Bacillary growth in footpads treated with rifampicin, ofloxacin, sparfloxacin, and dapsone at concentrations of 0.0001% and 0.001% showed almost the same level of growth as seen in control mice. No bacillary growth was observed in footpads of mice treated with clarithromycin, clofazimine, and dapsone at the concentration of 0.01% (The Figure ). Based on the mouse footpad method, the M. leprae isolate was regarded to be resistant to rifampicin, ofloxacin, sparfloxacin, as well as the low and intermediate levels of dapsone, but susceptible to clarithromycin and clofazimine.


The figure. Bacillary growth in the foot pad of mice administered anti-leprosy drugs.


Sequence analysis of the genes in the M. leprae isolate revealed mutations in folP at codon 55 (CCCTCC), in rpo at codon 531 (TCGTTC), and in gyrA at codon 91 (GCAGTA). These mutations have been shown to be associated with dapsone-, rifampicin-, and quinolone-resistance, respectively in M. leprae.

The results clearly revealed the correlation between relevant mutations and drug resistance to each drug detected by the mouse footpad method. Previous reports have shown that the mutation at codon 55 in folP is a substitution of leucine for proline in high-level dapsone resistant strains (7,8). Therefore, the missense mutation we observed (proline to serine) at codon 55 in the multidrug resistant M. leprae studied suggests resultant dapsone resistance at the intermediate level.

This is the fourth case of M. leprae resistance to multiple drugs used to treat leprosy. Single, or in a few instances, multidrug-resistant M. leprae have been detected among patients who have experienced clinical relapse (1,8,9). This has not been the case for patients treated with current World Health Organization (WHO)-recommended MDT. Standardized MDT regimens were not applied to Japanese patients before 2000 (4). The relapse patient reported in our study had been treated irregularly with several anti-leprosy drugs, suggesting drug resistance was a result of inadequate therapy.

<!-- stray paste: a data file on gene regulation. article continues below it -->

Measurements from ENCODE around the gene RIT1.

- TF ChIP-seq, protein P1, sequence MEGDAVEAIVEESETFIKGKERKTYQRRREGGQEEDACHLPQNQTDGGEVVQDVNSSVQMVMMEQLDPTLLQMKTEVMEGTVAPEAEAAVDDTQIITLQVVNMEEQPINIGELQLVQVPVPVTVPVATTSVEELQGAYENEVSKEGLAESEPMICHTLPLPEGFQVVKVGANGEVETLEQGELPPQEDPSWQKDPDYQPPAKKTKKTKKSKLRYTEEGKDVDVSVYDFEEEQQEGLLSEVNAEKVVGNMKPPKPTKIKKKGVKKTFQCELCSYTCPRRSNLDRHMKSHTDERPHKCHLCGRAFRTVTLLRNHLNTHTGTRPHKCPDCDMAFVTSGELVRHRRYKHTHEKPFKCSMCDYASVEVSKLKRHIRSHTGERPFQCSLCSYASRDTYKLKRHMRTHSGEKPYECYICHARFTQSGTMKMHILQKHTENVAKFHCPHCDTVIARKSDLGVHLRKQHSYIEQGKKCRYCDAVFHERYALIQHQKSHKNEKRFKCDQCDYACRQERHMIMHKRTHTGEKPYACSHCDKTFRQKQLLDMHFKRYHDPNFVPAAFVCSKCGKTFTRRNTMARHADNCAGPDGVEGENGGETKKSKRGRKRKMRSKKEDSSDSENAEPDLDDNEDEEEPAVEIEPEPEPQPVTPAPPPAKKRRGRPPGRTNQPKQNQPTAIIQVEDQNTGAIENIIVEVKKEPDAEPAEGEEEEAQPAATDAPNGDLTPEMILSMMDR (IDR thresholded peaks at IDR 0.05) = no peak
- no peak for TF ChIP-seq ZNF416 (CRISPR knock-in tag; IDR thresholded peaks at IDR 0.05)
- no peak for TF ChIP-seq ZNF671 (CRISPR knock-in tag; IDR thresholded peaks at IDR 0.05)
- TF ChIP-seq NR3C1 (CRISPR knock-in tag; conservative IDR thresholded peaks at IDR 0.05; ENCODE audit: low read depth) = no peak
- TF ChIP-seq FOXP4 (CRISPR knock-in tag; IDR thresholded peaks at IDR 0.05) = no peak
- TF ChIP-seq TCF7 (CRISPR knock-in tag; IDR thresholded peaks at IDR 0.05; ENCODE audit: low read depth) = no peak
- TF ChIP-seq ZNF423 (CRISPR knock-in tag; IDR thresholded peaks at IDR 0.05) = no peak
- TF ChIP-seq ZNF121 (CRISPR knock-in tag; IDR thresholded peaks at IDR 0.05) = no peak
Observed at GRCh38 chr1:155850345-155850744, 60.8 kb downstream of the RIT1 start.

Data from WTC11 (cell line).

The results of our study strongly support the use of drug resistance monitoring in relapse cases, and demonstrate the utility of drug susceptibility testing by gene mutation analysis. Ideally, gene mutation analysis for drug resistance should be applied when there is suspicion of drug resistance in leprosy. However, this approach is applicable to only three drugs at present. Early detection of drug resistant M. leprae will clarify treatment options and thereby curtail transmission of drug resistant bacilli. Also, we consider it important to begin to establish current levels of drug resistance by surveying leprosy patients for drug resistance using existing molecular tests, as well as developing new methods for detecting drug resistance to current and new drugs that may be useful for treating leprosy.

Acknowledgments. We would like to thank Thomas P. Gillis, National Hansen's Disease Programs, Baton Rouge, LA, USA for his thoughtful ideas for text alterations and consultation regarding this publication. This study was supported by a Health Research Grant of Emerging and Re-emerging Infectious Diseases, Ministry of Health, Labor and Welfare, Government of Japan and US-Japan Cooperative Medical Science Program.



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1. D.V.D., Ph.D., Leprosy Research Center, National Institute of Infectious Diseases. 4-2-1, Aobacho, Higashimurayama, Tokyo, 189-0002, Japan.
2. Ph. D., Leprosy Research Center, National Institute of Infectious Diseases. 4-2-1, Aobacho, Higashimurayama, Tokyo, 189-0002, Japan.
3. M.D., Ph.D., Leprosy Research Center, National Institute of Infectious Diseases. 4-2-1, Aobacho, Higashimurayama, Tokyo, 189-0002, Japan.
4. M.D., Ph.D., Second Department of Pathology, Faculty of Medicine, Kagoshima University, 8-35-1, Sakuragaoka, Kagoshima, 890-8520 Japan.
5. M.D., Ph.D., Division of Surgical Pathology, Kagoshima University Hospital, Faculty of Medicine, Kagoshima University 8-35-1, Sakuragaoka, Kagoshima, 890-8520 Japan.

Reprint request to: Dr. M. Matsuoka at the above address or E-mail: matsuoka@nih.go.jp

Received for publication on 12 December 2002.
Accepted for publication on 13 May 2003.